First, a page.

By Amanda Huber
The overall climate forecast is for continued warm and dry
conditions caused by a full-blown La Niña event.
Paz says the current climate pattern of a La Niña event came about quickly in late 2006 and early 2007.
“In December 2006, we were looking forward to an El Niño effect, which would bring favorable weather and rainfall pattern. But, then it crashed down, and the pattern changed quickly. It just dropped off to the beginning of a La Niña effect, and that’s what really caused our drought last year,” he says.
By September, the SECC says the ocean surface waters in the central Pacific began to take the classic La Niña pattern and since then, the colder waters have continued to spread westward and further intensify. What was once predicted as a weak-to-moderate La Niña event, is now being considered as possibly a moderate-to-strong event.
What Paz says this means for the Southeast is that drought conditions are likely to continue in Georgia and Alabama and possibly worsen in Florida.
As noted by the SECC, winter rainfall is vital for the recharge of surface and groundwater in these states and deficits are likely to create water supply problems come spring and early summer. According to the U.S. Drought Monitor, nearly 50 percent of the Southeast is now classified as being in extreme or exceptional drought. Exceptional drought corresponds to drought conditions that return on average every 50 or 100 years. By some measures, the drought in northern Georgia and Alabama is the worst on record.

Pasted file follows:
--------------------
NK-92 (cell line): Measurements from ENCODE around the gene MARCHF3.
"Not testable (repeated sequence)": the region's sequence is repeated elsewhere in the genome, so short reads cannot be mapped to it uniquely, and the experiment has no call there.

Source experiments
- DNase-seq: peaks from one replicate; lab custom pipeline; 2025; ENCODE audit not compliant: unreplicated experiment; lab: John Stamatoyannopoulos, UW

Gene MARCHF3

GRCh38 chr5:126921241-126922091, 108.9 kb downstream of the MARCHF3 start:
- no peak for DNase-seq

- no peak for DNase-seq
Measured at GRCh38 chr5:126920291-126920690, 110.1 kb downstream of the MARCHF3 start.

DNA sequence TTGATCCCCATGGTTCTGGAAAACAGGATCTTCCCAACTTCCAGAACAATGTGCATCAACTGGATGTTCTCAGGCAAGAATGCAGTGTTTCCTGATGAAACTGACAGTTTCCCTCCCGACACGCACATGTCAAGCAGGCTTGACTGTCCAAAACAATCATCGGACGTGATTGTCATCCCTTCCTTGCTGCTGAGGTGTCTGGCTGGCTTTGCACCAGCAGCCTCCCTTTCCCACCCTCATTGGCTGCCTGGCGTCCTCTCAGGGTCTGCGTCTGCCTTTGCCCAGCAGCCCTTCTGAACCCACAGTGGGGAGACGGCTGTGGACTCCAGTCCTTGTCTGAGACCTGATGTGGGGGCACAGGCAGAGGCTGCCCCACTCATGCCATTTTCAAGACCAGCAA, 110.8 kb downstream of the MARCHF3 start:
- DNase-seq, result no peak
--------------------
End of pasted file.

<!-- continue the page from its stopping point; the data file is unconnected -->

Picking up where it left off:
Will Water Be Available
“It was touch-and-go last year from May until we got the corn crop made,” says Webb, who farms in Leary, Ga. “My energy prices in order to pump water were over $100 per acre for diesel and around $65 for electricity.”
Webb says it will be hard to survive another year with those kind of energy costs, and that’s if he has the water available. “Our irrigated yields were excellent, but the money is still about the same.”
On March 1, Webb says, the Georgia Environmental Protection Department director could declare a drought and try to buy out so many acres to keep creeks from drying up.
“I’m scared surface-water users would be targeted,” he says. “It will take a great deal of money to buy out acres now as commodity prices are at the highest in years.”
Plan Using Ag Climate
• Yield Risk Analysis - Crop yield risks associated with climate variability can be analyzed in by looking at county yield database or by evaluating yield risk based on crop model simulations. Simulations allow the comparison of yield potentials based on climate forecast and planting dates.
• Management Options - Basic information about management adaptations that could be implemented in an attempt to reduce production risks associated with climate variability.
• Growing Degree Days - Forecasts of degree day accumulations that can be used to predict crop development and potential critical dates such as flowering or maturity.
• Crop Insurance - Basic information about the types of insurance available for peanut growers and links to peanut-related pages in the USDA-RMA Web site.